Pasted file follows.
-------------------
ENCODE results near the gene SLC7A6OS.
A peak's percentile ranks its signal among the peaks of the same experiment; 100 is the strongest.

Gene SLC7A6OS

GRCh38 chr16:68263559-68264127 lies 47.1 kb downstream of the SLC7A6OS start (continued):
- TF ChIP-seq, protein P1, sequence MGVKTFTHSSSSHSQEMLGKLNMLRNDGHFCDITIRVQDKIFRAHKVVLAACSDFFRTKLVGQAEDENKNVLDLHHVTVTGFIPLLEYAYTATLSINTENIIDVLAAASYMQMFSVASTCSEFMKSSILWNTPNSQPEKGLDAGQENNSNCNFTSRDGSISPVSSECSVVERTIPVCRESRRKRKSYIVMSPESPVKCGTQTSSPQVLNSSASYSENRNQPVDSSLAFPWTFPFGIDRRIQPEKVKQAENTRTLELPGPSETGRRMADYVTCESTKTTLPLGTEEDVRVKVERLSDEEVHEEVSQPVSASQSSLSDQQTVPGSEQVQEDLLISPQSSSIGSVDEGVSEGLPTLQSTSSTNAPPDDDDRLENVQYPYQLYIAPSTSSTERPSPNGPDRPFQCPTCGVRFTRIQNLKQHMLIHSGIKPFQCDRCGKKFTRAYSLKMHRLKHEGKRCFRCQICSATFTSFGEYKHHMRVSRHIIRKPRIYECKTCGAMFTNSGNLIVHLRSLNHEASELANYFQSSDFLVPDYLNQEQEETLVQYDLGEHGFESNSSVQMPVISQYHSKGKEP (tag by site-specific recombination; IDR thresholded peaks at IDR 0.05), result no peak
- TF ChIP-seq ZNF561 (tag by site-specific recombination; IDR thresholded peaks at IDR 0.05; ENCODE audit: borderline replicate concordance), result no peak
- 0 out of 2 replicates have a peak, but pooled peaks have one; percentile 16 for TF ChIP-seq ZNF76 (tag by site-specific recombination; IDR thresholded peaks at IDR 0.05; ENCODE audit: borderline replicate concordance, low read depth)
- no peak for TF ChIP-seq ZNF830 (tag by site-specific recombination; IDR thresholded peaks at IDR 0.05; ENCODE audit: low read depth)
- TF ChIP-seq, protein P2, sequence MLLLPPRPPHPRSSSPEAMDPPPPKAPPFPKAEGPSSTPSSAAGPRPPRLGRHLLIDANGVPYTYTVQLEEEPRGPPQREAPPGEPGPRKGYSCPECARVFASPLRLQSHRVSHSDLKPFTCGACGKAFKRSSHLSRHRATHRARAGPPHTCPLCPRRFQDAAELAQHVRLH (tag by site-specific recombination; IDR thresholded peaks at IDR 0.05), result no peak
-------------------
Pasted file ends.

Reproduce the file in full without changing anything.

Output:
ENCODE results near the gene SLC7A6OS.
A peak's percentile ranks its signal among the peaks of the same experiment; 100 is the strongest.

Gene SLC7A6OS

GRCh38 chr16:68263559-68264127 lies 47.1 kb downstream of the SLC7A6OS start (continued):
- TF ChIP-seq, protein P1, sequence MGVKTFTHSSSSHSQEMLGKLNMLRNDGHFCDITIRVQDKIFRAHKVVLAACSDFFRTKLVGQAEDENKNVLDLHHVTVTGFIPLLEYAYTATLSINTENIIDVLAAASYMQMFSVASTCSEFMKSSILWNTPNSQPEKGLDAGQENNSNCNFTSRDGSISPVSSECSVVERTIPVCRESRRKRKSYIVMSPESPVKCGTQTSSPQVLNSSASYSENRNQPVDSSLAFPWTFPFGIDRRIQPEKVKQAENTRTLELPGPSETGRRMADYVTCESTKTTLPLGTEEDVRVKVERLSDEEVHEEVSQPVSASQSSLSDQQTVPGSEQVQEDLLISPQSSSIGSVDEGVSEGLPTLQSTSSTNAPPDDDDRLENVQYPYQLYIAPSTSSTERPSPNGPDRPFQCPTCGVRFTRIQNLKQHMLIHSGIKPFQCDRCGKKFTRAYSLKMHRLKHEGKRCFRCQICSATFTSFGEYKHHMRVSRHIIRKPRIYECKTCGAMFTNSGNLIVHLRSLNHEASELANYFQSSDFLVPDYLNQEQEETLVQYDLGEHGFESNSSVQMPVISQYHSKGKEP (tag by site-specific recombination; IDR thresholded peaks at IDR 0.05), result no peak
- TF ChIP-seq ZNF561 (tag by site-specific recombination; IDR thresholded peaks at IDR 0.05; ENCODE audit: borderline replicate concordance), result no peak
- 0 out of 2 replicates have a peak, but pooled peaks have one; percentile 16 for TF ChIP-seq ZNF76 (tag by site-specific recombination; IDR thresholded peaks at IDR 0.05; ENCODE audit: borderline replicate concordance, low read depth)
- no peak for TF ChIP-seq ZNF830 (tag by site-specific recombination; IDR thresholded peaks at IDR 0.05; ENCODE audit: low read depth)
- TF ChIP-seq, protein P2, sequence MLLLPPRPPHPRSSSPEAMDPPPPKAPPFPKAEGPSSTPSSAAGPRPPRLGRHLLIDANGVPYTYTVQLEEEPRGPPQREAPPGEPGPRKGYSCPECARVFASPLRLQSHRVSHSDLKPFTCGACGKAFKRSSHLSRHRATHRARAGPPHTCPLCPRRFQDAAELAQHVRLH (tag by site-specific recombination; IDR thresholded peaks at IDR 0.05), result no peak